[Table of Contents]



Josh Gaydos



the screech of the dryer
resounded through the cracks
waving the webs
of brown spiders hanging upside down
beneath the kitchen windowsill,
grabbing palmetto bugs 
in silk lie-detector scrawl

the dryer shrieked
like the sharpening of a knife,
like a knee against gravel
falling off a tire swing

the scrape hummed at a heartbeat's pace
that I muffled, dirty clothes lined
against the bottom of the bedroom door,
the webs in the kitchen
resembled a bomb
firing streams of smoke

the bugs were shrapnel,
chunks of earth suspended

at times the kid
across the street would catch me before
I reached the car, to tell me that
his cousins have to live with them now,
that they could really use some help

so could I, fishing a five out
like a mercury seasoned bowfin

one house over
Ms. Clarke would feed the cats
from aluminum trays,
she talked to them by names
only they shared

my next door neighbor
lived with his mom,
she grappled with a white octopus
of oxygen and feeding tubes,
propped up by a mechanical bed
covered in rubber catheters 
while the son was lip locked 
with a Barbadian nurse's assistant

they caressed against the trunk 
of his beat-up burgundy Pontiac,
the hum of reggaeton and calypso
paired with the dryer
on those oven afternoons

it would end with him
hiding in an abandoned house
shooting himself as the cops broke in,
flinging metal and wood into
the empty

it would begin with 
his dog chasing one of Ms. Clarke's cats
and her kicking it,
after he went to have words
she called social services
who carted the entangled mother away

mother was payday for the son,
paid time off for the assistant
which lead to a drawn gun
shooting Ms. Clarke in front of her family
5 days before Christmas, 2019

both houses sit as
tombs of broken glass strewn
along the medical supplies and floral dishes,
pink flowers mass produced, 
pink paper on the dark brown door,
the yard overgrown to dirt caked knees
of kids playing hide and seek,
the cats squabble amongst the rubble
with some saint occasionally feeding them
from tin plates

this house has three rooms, mostly empty,
but the birds fill it with cymbals and whistles,
the sun, a struck gong, shines through
the window during morning showers
dousing the tiles in gold

out of the living room you can see
rims glinting,
worth more than the cars they're attached to,
two grocery store workers at the bus stop
on the first of the month

the dryer shrills, the daffodils and raccoons
poke up from the long grass,
the recluse is reclining in the kitchen where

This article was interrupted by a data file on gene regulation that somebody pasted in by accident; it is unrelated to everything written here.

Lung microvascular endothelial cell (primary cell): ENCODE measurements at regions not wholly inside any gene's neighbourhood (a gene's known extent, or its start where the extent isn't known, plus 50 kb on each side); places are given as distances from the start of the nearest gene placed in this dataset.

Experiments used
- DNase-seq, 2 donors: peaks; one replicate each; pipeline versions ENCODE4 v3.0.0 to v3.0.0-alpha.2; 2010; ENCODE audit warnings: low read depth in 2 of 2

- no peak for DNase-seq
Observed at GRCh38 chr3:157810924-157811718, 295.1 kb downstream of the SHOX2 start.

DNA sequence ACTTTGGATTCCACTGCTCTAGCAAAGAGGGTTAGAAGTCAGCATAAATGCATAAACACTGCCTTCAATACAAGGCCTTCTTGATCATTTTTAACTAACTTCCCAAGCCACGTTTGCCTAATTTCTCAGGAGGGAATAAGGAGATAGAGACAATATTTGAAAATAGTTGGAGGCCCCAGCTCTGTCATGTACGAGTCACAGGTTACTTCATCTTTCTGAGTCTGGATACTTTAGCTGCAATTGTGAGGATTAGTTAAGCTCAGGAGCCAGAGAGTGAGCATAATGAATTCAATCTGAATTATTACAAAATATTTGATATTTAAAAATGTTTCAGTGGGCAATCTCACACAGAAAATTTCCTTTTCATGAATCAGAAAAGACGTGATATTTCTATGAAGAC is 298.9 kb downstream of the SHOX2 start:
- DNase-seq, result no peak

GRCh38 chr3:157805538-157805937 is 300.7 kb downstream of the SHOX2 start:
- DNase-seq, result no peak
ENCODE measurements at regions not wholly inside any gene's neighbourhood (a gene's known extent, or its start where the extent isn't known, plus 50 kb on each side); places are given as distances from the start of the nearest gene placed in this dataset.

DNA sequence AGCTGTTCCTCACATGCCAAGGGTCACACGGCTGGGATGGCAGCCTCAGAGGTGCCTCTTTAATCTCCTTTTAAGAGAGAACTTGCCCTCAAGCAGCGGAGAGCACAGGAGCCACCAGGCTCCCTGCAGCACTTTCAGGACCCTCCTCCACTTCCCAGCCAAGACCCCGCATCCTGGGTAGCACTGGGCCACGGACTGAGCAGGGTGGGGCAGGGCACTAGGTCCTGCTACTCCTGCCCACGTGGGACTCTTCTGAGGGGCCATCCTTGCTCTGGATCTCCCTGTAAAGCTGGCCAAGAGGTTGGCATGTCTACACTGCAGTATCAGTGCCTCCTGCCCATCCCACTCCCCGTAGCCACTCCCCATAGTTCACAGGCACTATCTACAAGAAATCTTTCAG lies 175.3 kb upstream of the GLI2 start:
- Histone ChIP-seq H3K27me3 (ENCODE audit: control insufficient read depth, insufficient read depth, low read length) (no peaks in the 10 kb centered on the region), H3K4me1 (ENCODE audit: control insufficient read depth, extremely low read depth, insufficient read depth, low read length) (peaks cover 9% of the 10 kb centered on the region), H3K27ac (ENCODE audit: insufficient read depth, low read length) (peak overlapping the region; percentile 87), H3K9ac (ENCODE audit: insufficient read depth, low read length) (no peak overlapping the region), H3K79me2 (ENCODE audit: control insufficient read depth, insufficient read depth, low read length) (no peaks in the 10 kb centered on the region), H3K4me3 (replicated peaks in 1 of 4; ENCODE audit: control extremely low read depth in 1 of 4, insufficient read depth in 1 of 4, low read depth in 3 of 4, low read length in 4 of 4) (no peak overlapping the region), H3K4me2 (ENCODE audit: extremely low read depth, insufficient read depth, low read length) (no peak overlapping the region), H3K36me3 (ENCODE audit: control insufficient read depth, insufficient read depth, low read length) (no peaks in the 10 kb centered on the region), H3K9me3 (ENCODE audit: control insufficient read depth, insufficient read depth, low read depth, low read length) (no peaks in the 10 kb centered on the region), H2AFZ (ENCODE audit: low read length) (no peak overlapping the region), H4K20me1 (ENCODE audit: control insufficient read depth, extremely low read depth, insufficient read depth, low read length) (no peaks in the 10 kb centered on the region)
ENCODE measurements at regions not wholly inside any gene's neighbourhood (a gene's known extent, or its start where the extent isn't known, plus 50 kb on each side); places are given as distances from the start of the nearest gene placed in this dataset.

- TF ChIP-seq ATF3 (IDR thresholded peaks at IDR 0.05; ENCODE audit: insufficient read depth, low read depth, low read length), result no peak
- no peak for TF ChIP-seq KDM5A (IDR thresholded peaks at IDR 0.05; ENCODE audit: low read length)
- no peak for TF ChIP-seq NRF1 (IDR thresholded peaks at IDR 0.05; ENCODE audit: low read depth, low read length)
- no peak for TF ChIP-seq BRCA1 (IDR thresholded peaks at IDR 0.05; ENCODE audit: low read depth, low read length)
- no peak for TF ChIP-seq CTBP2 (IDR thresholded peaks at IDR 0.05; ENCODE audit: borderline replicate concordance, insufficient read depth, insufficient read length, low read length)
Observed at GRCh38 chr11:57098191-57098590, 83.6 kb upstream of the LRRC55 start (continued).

the gap under the door keeps her well fed




glinting mint Swisher Sweet wrapper flipping
in the winter wind sent a shiver through
the rattling chrome, edges worn to slate,
the taut ribcage of the Cadillac once shone
where many quivering hoods now huddle
beside the blue canopy of the bus stop,
the timid December showing face

there is a couple on their daily walk,
he has a staff from a fallen oak
and wears all black winged out shades
carrying a bagged up case of Milwaukee's Best,
she walks with a worn olive JanSport  
carrying a locket of her daughter
and a tattered wool blanket

they go down the hill to the park
barren aside from a tan slab fountain
where they make love

a strained calf marionettes
across the asphalt, a cat call caught between
the blaring of cars, a bench slouch,
a ration of gas station roller meats,
the therapy of wide berth bottles
caught by slumbered mouths
in need of escape, the stampede of grills,
chrome eroding with the widening,
the slow cook and quick flip
of this opportunity zone

glinting mint Swisher Sweet wrapper flipping
in the winter wind,
renters gaunt, pushing tender knots,
ragged beards graying through the glass
begging a hazel-eyed approach to a metal hinge,
gas station walls like
petals of purple before the freeze,
prattling for change unabated,
the stained shirts,
two sizes too large,
hung as sails for those landlocked
sanding down livers whole, swollen,
wishing for rest

on brittle benches sat shivering men
well shy of contentment, that cardboard catchphrase,
two dogs wrapped in blankets in a grocery cart,
some lasting heat to greet the noon
with the dye in dollar food

glinting mint Swisher Sweet wrapper flipping
on North Main, a scorched vein of asphalt,
a catchall of colliers digging for a hit,
venison and ham-hock defrosted a winter
thrifting coats from gospel missions,
alms and tupelo branches
not given by the pressed uniforms
of lawmen that come to wake them
above steam grates
these frost capped mornings





like a rented martyr with teeth kicked in,
we return uninsured,
a piss-poor portrayal in local op-eds,
postmortem on dining room maple
idly spinning quarters, adjusting maroon ties